My Top 6 Campaigns of All Time (Part 1)
If you were not actually involved in these games you may not be so interested unless you're the kind of person who likes to read about other people doing and saying dumb things. Personally I find it fascinating. Not only are the stories funny, but I learn about how other people play these wacky games we love which shows me things I should or should not do in my own games.
Let the following be a cautionary tale for everyone!
(Note that as I started writing this I realized it was going to be quite a bit longer than I expected, so Part 2 will follow in a few days).
System: Dead Reign by Palladium
*Not the actual name. That’s just what one of the players called it so it’s how I remember it.
This is probably the campaign I'm most proud of as a GM. It wasn't particularly long, just a few months of real time and maybe a half-dozen sessions, but the big success was how well I managed to immerse the players in the game.
Set in the near future after a zombie apocalypse, I started setting the scene even before the game began. For two weeks before our first session, I sent the players fake news reports detailing a new mystery illness that was sweeping across the world. The reports grew more and more dire until the outbreak was in full swing and the stories began to detail the fall of civilization.
In the actual sessions I made frequent use of props and conventions I rarely use in games. In one adventure where the party searched through an old abandoned mansion, they kept finding scraps of paper from a damaged journal. I actually handed the players each piece as their characters found it, each one strategically torn and weathered and stained with fake blood. As they collected the pages they were able to piece together what happened to the denizens of house and how to unlock its secrets.
In another session they found some computer files detailing information about the zombies collected by scientists early in the outbreak. I gave them an actual CD and they had to dig through the files to get the pertinent info they needed to combat the monsters. One of the players poured over it obsessively, trying to unlock the fake files I had loaded on the disk because she was certain there was something else important there even after I told her there wasn't.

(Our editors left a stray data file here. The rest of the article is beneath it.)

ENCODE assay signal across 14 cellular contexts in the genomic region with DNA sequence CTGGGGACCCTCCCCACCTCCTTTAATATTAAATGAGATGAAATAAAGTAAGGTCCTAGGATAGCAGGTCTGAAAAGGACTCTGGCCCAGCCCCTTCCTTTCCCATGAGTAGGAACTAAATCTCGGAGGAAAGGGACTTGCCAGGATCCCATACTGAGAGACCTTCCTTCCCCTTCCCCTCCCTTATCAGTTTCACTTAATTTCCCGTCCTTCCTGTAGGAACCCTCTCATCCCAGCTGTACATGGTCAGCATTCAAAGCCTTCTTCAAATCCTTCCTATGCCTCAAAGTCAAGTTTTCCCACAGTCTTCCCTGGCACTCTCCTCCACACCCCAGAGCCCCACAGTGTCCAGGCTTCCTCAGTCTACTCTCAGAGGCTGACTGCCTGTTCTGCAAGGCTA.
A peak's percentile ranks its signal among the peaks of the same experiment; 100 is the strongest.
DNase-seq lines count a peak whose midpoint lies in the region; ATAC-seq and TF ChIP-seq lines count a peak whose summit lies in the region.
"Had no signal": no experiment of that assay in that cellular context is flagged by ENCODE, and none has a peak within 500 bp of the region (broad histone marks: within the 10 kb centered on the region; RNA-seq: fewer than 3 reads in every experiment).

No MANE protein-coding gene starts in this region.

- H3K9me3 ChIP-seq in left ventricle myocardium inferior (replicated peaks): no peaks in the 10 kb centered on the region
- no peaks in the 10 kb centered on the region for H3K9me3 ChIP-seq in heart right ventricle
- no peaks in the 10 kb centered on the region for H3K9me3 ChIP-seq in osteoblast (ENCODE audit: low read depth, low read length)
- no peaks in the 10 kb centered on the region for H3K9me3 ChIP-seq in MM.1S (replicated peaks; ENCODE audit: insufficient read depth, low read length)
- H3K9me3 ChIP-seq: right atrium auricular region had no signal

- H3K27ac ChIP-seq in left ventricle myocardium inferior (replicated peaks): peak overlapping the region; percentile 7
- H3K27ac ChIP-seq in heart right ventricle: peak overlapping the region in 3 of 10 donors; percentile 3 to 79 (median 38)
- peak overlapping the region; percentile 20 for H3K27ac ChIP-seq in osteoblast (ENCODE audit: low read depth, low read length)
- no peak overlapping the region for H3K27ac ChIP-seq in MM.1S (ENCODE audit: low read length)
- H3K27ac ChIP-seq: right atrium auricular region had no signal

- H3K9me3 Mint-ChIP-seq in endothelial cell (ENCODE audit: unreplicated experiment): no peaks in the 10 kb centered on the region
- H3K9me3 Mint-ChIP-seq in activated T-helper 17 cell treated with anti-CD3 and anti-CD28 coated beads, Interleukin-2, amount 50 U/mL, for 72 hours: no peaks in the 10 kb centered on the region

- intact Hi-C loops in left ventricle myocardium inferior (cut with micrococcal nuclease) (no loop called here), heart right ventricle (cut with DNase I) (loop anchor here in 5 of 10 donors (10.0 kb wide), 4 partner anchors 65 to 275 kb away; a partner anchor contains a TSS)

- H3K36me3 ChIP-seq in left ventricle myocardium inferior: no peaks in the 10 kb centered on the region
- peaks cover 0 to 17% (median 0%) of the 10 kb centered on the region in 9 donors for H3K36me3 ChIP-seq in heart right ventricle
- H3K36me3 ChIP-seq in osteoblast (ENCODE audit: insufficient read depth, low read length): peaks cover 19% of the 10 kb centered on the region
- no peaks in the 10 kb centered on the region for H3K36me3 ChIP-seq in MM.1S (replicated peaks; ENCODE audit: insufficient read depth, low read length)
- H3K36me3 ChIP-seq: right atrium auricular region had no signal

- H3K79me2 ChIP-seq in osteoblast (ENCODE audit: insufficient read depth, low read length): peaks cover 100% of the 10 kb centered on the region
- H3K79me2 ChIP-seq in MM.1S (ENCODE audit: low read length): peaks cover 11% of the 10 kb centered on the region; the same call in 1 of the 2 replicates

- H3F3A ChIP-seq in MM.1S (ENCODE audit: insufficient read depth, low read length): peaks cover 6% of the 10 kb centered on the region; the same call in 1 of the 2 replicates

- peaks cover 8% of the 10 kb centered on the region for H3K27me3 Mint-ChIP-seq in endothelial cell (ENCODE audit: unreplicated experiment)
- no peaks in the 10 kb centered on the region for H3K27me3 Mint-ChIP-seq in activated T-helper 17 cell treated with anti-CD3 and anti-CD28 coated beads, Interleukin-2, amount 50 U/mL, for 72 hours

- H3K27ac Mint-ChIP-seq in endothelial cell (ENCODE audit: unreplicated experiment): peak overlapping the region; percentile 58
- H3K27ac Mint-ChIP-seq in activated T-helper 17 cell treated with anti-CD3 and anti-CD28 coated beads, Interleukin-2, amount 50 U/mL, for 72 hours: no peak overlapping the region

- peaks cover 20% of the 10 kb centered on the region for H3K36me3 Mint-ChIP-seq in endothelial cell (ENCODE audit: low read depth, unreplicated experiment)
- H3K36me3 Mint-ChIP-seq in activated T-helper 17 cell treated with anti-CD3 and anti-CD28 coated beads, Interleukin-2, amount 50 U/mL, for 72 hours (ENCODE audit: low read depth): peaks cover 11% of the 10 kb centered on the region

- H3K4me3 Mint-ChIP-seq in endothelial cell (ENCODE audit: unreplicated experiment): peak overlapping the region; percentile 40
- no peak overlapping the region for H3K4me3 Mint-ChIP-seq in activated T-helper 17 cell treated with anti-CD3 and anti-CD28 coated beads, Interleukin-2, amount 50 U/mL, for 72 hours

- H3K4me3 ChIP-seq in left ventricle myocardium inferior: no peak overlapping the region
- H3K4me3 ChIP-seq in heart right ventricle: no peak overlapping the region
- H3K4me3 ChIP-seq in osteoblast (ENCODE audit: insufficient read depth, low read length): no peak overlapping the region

Then there was the scene where the group had to convince a senile old woman to help them (she was leader of another group of survivors, I recall). One of the players' characters tried to win her over by appealing to her history as an actress and recited a scene from Romeo & Juliet with her. But I didn't just let him roll his "Performance" roll, oh no, we got down the Complete Works of Shakespeare and recited it right there and then. Of course, we were in a group of theatre nerds and the player was the ONE person who WASN'T an actor (not to mention I was playing an 80-year old woman playing a young girl), so it wasn't exactly Olivier, but we all got a huge kick out of it.
Anyway, we had a ton of fun with that game, and I have plenty of more stories (including the infamous moment where one of the players stripped the bad guy naked and forced him to help her before murdering him in cold blood) that I'll save for another day. The best part is that I brought it to a satisfying conclusion with both hope and pathos (one of the characters sacrificed himself to save the others), something that rarely happens in my games. It was without a doubt the best arc from start to finish I've ever run.
5. Love in a Cockpit: The Moon Brothers Saga**
System: ROBOTECH by Palladium
Date: c. 1996
**Again, not the real name. I’m terrible at naming campaigns.
I've written about this game before, but I had to mention it again because it still stands out as an impressive feat of storytelling. We had 15-16 year old guys running characters way more developed and interesting than any RPG character I've seen since. The three Moon brothers are some of the most memorable PCs I've had the pleasure of running into in any game in any system. The eldest brother that became a combat medic and refused to fight anymore to protest the war. The middle brother that developed PTSD from seeing so many of his friends (including his fiancé) die and ultimately became an alcoholic that flew more and more dangerous missions trying to off himself. The youngest brother that was a womanizing screw-up that rebelled against authority but ultimately became a father figure to his asshole commanding officer's little boy. This was brilliant stuff, and it was made up on the fly by antisocial teenagers. Incredible.
The only sign the characters were run by immature little twats were their names: Leonardo, Donatello and Michelangelo. And no, they weren't named after the artists.